The eldest child of Martha Wüsthoff and Karl Koczÿ, Rosemarie Inge Koczÿ was born March 5, 1939 in Recklinghausen, Germany. In 1959 she moved to Geneva, Switzerland and two years later was accepted into the Ecole des Arts Décoratifs. She received her diploma with distinction four years later. In 1976 she continued her studies, in sculpture, at the Ecole des Beaux Arts. Her first marriage (which brought her Swiss citizenship) ended in divorce. She married composer Louis Pelosi, whom she had met while in residence at the MacDowell Colony, in 1984. In 1989 she became an American citizen. She was subsequently represented by the Phyllis Kind Gallery in New York City.
Koczÿ created a community art school outside of Geneva in the 1970s and in Croton-on-Hudson, New York, where she taught privately from 1987 until 2004. After 1995 she gave free lessons to elderly and disabled residents of Maple House in Ossining, where she supplied materials, arranged shows and acquisitions (many by her and her husband). The couple also hosted annual art, poetry and music gatherings in their home for many years. She died December 12, 2007.
Concentrating upon tapestry upon her graduation in 1965, Koczÿ mounted two solo museum exhibitions in Geneva (1970 and 1979); she produced more than seventy fiber works in fifteen years, many of monumental proportions. During this time she also met Peggy Guggenheim, who commissioned a tapestry from her and introduced her to Thomas Messer, then director of the Solomon R. Guggenheim Museum. In the mid 1970s she began to create works addressing oppression and the human condition. In 1980, while at the MacDowell Colony she initiated the now celebrated series of drawings she later identified as bearing witness to the Holocaust. In addition to paintings, wood sculptures and mixed media works, she had created more than 12,000 of these pen-and-ink drawings by the time of her death.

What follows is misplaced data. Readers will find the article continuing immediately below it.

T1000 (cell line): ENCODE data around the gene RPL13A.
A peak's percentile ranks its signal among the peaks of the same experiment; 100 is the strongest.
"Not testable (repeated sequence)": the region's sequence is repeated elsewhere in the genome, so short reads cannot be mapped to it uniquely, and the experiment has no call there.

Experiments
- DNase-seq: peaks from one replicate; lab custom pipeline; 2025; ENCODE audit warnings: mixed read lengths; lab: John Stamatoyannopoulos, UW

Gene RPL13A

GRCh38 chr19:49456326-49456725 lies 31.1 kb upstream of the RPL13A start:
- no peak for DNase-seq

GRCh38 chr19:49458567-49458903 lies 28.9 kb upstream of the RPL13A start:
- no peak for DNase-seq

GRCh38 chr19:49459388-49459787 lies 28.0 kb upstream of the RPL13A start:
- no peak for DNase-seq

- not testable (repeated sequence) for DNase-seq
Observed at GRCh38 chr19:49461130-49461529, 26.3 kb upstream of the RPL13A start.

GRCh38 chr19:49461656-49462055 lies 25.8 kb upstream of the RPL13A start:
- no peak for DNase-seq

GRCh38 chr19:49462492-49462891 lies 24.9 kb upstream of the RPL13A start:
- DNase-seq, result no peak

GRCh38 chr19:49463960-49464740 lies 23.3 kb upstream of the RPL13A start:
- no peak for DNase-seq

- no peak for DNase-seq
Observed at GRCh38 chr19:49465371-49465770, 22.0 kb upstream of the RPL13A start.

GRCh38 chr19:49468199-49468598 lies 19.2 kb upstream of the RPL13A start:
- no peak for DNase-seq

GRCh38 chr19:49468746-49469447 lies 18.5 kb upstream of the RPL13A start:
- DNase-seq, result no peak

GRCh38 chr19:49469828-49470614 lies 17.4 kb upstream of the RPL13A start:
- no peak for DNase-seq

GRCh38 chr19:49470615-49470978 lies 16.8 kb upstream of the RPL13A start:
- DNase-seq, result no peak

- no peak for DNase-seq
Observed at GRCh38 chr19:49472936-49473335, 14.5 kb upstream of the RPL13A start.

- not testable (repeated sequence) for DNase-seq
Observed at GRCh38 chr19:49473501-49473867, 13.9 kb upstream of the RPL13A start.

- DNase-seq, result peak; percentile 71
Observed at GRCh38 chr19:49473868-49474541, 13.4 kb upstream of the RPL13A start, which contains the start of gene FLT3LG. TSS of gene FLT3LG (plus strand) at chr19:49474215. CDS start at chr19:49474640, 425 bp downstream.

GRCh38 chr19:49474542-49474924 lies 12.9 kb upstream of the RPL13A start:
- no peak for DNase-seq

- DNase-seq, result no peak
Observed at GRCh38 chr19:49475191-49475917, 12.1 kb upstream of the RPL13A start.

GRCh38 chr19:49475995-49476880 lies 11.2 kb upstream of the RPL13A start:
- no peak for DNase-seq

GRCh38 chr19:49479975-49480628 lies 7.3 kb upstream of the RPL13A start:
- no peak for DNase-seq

Rosemarie Koczÿ was the first female recipient of the Francis Greenburger Award, chosen and presented by Thomas Messer at the Guggenheim in 1986. In addition to many private collections, her work is housed in such institutions as the Guggenheim (both in New York and Venice), the Milwaukee Art Museum, the Queensborough Community College Art Gallery of the City University of New York (which in 2013-14 ran an exhibition of over 100 works, curated by Marion M. Callis), Cabinet des Estampes in Geneva, the Collection de l’Art Brut in Lausanne (where in 1985 she inaugurated Jean Dubuffet’s Neuve Invention Annex), Kunsthalle Recklinghausen (which mounted a museum-wide exhibition in 2017), Museum im Lagerhaus in St. Gallen, Museum Charlotte Zander in Bönnigheim (Germany), Musée de la Création Franche in Bègles (France), Museum Dr. Guislain in Gent (Belgium, which houses the Collection de Stadshof), Galerie Miyawaki in Kyoto, Yad Vashem (the Israeli Holocaust Museum) in Jerusalem, the Kupferberg Holocaust Resource Center and Museum in Queens, the Illinois Holocaust Museum, Gedenstätte Buchenwald and the Hungarian Jewish Museum.
The QCC Art Gallery/CUNY has published the three-volume English translation (by her husband) of Rosemarie Koczÿ’s memoirs entitled "I Weave You A Shroud"" and the first in-depth study of her art, by Marion M. Callis, with the title "Rosemarie Koczÿ, Art As Witness."
For more information on Rosemarie Koczÿ, visit http://www.rosemariekoczartist1939-2007.com.